Safeness of make-based incremental recompilation
The make program is widely used in the software industry to reduce compilation time in large projects. Make skips source files that would have compiled to the same result as in the previous build. (Or so it is hoped, at least.) The crucial issue of safeness of omitting a full build-from-scratch is adresses by defining a semantic model for make. The model is in some ways similar to modles proposed for logic programming languages, because makefiles, similarly to logic programs, have no global variables and execution is query driven. Safeness is shown to hold if a set of criteria are satisfied, including soundness, fairness, and completeness of makefile rules. The safeness result is useful for the makefile programmer because these criteria, while stated formally, are also intuitively reasonable, and may form a basis for a kind of checklist for makefile rules. The rigorous semantic definition for make may also be helpful in the construction of tools for automatic makefile generation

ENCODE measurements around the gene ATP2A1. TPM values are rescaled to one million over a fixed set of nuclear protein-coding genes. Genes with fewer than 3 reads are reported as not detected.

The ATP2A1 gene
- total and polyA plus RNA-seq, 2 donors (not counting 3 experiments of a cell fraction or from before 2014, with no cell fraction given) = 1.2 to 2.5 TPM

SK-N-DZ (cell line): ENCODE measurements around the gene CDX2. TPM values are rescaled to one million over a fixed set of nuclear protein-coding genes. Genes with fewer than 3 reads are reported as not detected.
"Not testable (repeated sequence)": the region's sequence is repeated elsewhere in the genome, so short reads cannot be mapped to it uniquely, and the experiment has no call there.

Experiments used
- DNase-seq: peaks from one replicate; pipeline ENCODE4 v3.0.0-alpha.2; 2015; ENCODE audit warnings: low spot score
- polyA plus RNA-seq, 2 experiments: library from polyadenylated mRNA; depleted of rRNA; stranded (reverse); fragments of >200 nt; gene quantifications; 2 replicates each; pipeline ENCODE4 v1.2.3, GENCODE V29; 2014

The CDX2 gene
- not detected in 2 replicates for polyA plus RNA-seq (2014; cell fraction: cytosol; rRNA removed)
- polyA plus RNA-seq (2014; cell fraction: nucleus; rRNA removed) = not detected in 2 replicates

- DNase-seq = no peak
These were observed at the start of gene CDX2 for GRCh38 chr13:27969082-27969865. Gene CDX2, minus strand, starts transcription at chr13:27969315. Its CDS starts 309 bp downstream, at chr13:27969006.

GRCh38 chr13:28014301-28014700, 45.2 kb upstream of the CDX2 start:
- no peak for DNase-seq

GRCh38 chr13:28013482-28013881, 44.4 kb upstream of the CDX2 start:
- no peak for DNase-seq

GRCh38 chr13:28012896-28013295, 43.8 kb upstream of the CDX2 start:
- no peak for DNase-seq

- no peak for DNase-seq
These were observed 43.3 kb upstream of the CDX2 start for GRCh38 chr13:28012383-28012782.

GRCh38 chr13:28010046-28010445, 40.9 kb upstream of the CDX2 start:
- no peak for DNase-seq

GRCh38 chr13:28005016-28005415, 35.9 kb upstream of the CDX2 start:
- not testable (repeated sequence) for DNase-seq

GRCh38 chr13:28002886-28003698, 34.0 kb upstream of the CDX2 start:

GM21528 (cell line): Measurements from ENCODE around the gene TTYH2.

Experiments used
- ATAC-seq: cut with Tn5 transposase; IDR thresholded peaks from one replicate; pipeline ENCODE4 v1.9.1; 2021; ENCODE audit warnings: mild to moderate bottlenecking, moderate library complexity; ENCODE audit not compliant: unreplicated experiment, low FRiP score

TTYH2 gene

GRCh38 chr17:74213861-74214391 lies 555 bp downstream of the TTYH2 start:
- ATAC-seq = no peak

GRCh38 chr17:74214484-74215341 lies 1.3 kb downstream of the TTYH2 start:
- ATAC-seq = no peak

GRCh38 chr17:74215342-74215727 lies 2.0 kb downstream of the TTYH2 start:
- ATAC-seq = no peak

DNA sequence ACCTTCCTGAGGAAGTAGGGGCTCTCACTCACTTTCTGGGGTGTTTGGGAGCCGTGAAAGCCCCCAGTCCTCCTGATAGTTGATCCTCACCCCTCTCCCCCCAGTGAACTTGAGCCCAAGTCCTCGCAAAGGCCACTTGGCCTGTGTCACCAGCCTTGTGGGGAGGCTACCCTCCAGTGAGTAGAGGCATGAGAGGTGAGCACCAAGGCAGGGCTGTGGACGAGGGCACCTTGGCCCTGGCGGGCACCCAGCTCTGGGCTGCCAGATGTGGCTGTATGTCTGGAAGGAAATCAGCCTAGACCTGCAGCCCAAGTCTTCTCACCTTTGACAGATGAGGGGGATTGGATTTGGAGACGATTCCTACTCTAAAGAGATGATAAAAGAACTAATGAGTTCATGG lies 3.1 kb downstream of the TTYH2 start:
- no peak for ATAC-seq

|Date of creation:||23 May 1999|
|Contact details of provider:|| Postal: Department of Informatics, Copenhagen Business School, Howitzvej 60, DK-2000 Frederiksberg, Denmark|
Phone: +45 3815 3815
Web page: http://www.cbs.dk/departments/inf/
More information through EDIRC
When requesting a correction, please mention this item's handle: RePEc:hhs:cbsinf:1999_012. See general information about how to correct material in RePEc.
For technical questions regarding this item, or to correct its authors, title, abstract, bibliographic or download information, contact: (Lars Nondal)
If references are entirely missing, you can add them using this form.